Livable streets need bustling places

“Livable streets have stuff!” ’Nuff said.

Alicia Bowman was heartbroken when she had to take her parents’ car keys away because it was no longer safe for them to drive.

The natural question following that was: how would they get to the grocery store?

“They should be able to walk out their front door and go anywhere,” Bowman said.

But her parents’ house in Newton is neither close to public transit nor walking distance to anything they need.

Bowman looked at an apartment that suited their mobility needs, but it was far away from any necessities — except a grocery store across a busy roadway.

“You have to cross a six-lane highway (to get there),” Bowman said, with a laugh. “It’s really close.”

Bowman’s in-laws went through a similar experience and had to move out of their home that had four flights of stairs. Bowman said her father-in-law felt very guilty that his physical needs put his wife in a situation where she, too, was losing her independence.

“It was breaking their hearts,” Bowman said.

Great communities should enable aging residents to retain control of their lives, she said, rather than forcing them to live in dormitory-like situations because there are no better options.

Density of different types of uses — such as housing near places to work, study, and play — can provide freedom as well as public health and socioeconomic benefits, said Stacy Thompson, executive director of the LivableStreets Alliance.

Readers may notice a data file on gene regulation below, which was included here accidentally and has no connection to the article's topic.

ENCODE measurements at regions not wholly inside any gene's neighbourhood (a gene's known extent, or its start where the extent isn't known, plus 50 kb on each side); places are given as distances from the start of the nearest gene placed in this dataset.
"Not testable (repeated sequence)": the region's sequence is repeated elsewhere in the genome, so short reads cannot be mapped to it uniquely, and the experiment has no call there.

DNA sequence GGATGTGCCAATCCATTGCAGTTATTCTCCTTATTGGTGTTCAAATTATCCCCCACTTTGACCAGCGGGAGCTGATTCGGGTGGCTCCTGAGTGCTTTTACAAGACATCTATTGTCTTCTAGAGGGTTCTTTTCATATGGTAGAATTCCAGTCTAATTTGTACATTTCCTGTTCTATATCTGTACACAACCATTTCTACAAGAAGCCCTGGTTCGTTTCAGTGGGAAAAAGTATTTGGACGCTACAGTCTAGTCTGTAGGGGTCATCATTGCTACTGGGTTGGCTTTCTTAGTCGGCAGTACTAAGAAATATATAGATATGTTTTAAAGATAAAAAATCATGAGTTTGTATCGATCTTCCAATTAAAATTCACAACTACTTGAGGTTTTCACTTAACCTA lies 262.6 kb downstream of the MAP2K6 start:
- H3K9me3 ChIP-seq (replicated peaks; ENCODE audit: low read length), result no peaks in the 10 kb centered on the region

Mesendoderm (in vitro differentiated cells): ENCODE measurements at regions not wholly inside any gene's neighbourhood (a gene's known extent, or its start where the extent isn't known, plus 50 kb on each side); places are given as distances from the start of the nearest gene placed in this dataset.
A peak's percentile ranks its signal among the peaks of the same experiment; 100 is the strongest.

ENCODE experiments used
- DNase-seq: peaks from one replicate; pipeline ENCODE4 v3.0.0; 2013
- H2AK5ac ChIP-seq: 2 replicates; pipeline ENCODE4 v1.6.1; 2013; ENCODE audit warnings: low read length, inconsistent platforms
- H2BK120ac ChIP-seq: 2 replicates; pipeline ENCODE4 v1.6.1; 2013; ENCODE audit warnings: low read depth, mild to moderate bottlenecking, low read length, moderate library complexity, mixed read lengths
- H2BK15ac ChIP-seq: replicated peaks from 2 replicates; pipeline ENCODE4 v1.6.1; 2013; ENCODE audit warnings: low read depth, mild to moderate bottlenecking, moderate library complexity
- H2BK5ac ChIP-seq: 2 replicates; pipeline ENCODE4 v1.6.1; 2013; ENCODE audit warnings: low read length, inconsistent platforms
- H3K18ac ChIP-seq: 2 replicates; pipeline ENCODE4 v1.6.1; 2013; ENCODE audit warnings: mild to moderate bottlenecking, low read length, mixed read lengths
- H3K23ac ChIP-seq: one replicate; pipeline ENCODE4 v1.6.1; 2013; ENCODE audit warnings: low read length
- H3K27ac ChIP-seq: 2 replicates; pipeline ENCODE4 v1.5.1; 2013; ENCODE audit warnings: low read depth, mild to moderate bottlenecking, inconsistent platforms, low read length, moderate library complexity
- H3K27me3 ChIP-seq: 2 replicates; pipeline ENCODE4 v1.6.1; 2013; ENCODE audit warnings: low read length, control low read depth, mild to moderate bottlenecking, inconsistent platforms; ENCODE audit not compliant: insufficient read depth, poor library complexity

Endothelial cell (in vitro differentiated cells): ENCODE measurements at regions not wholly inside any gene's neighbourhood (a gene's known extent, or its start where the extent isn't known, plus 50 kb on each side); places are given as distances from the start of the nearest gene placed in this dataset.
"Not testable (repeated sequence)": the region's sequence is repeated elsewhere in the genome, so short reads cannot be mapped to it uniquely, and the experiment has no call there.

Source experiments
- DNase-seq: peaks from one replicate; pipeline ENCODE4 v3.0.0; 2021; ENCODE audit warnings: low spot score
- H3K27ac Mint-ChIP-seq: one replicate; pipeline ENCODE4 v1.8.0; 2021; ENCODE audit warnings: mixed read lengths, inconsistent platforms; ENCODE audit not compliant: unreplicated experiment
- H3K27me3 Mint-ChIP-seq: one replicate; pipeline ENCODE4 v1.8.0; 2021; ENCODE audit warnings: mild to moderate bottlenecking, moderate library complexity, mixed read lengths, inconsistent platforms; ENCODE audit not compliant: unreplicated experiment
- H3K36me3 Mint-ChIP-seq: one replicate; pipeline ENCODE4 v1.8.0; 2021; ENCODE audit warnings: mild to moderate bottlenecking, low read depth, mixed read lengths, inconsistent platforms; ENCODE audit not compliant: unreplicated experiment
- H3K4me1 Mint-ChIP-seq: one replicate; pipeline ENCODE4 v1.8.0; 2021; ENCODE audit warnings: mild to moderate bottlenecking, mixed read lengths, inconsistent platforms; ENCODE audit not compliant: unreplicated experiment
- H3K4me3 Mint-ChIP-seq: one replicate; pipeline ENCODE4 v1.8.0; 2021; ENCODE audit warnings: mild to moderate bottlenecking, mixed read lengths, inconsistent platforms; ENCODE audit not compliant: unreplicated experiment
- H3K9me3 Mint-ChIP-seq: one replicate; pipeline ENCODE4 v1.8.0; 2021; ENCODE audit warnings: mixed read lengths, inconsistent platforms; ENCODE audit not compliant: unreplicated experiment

Across the country, Thompson said, it is common to see suburban neighborhoods that appear to have adequate sidewalk access, but those sidewalks do not lead to anything.

“You can walk through a number of sprawling … suburbs with fancy, pristine sidewalks, but no one is on them,” Thompson said. “The places that are most desirable are walkable and have stuff.”

Thompson recalled a similar story to that of Bowman’s parents. She spoke with a woman in her 80s who said she grew up in Roxbury and enjoyed the independence she had as a child, being able to take the train or walk to the park to play with friends. Yet as a senior, she lives alone in a suburban community and is dependent on people to drive her around.

“We’re limiting her potential to contribute to society,” Thompson said.

This is why LivableStreets supports the Great Neighborhoods campaign. The GN bills (Senate 81 and House 2420) call for better planning and more housing choices, which foster more walkable neighborhoods with a range of activities and amenities. Compact neighborhoods are also easier to service with public transportation.

Bowman and her parents want to age in their hometown, Newton, rather than moving to Boston just to find a home to fit their mobility and accessibility needs (and contributing to the housing crunch there). Sadly, Bowman said, the apartments they can find in Newton are not walking distance to anything they need.

“They stick them in places where they are not near anything,” she said.

While some say seniors who cannot drive can call a taxi, Bowman noted that calling a taxi or, worse, a shared ride like Uber can be intimidating to some seniors. This deters them from simple activities like going to the store or meeting friends for a cup of coffee.

“People think it won’t affect them until they’re old. But I have friends who have become disabled (and faced similar challenges),” Bowman said. “We have to have some more options. It’s something that will impact everybody.”

Join Alicia and Stacy in supporting walkable neighborhoods (with streets that lead to something) by signing our petition.

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